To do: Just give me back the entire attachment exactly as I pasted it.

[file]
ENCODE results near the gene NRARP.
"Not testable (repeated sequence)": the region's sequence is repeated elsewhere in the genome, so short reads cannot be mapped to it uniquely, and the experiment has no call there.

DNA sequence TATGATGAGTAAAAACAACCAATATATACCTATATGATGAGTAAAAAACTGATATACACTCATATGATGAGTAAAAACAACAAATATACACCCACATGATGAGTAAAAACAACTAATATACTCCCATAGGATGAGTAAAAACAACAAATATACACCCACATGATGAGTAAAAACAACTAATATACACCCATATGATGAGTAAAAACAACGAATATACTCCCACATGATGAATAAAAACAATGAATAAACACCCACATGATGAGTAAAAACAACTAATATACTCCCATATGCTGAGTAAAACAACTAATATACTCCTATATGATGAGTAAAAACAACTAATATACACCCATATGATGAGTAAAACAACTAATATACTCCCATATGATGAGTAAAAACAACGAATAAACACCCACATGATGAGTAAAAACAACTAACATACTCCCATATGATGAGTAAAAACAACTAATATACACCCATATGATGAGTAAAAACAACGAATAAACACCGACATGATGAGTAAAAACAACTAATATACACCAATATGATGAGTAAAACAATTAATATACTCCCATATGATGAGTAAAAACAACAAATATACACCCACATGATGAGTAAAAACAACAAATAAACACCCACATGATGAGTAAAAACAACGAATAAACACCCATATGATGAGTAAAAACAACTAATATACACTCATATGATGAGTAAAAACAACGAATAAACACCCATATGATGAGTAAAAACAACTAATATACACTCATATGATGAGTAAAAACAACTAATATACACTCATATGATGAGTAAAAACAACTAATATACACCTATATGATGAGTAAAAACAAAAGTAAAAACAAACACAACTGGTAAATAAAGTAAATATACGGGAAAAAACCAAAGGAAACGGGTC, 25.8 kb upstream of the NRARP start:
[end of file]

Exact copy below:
ENCODE results near the gene NRARP.
"Not testable (repeated sequence)": the region's sequence is repeated elsewhere in the genome, so short reads cannot be mapped to it uniquely, and the experiment has no call there.

DNA sequence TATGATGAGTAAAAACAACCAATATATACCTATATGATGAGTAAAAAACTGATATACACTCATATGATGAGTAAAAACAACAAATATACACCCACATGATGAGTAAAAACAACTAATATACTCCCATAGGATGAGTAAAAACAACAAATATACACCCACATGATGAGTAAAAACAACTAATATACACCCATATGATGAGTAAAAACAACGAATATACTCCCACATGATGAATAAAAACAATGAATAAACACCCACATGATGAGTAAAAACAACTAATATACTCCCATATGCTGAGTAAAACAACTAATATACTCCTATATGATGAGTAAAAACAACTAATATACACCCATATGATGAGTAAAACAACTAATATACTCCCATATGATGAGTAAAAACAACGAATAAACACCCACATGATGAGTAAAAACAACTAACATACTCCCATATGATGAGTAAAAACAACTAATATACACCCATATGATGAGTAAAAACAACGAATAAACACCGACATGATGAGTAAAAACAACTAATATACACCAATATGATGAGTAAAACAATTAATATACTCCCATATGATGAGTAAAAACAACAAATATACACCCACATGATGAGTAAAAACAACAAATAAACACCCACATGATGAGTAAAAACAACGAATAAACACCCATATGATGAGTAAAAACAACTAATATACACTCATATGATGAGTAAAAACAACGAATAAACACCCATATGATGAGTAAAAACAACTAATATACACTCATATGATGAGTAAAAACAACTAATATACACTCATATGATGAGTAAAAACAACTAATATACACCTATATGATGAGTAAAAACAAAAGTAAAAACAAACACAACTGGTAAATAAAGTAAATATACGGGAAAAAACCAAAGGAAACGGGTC, 25.8 kb upstream of the NRARP start: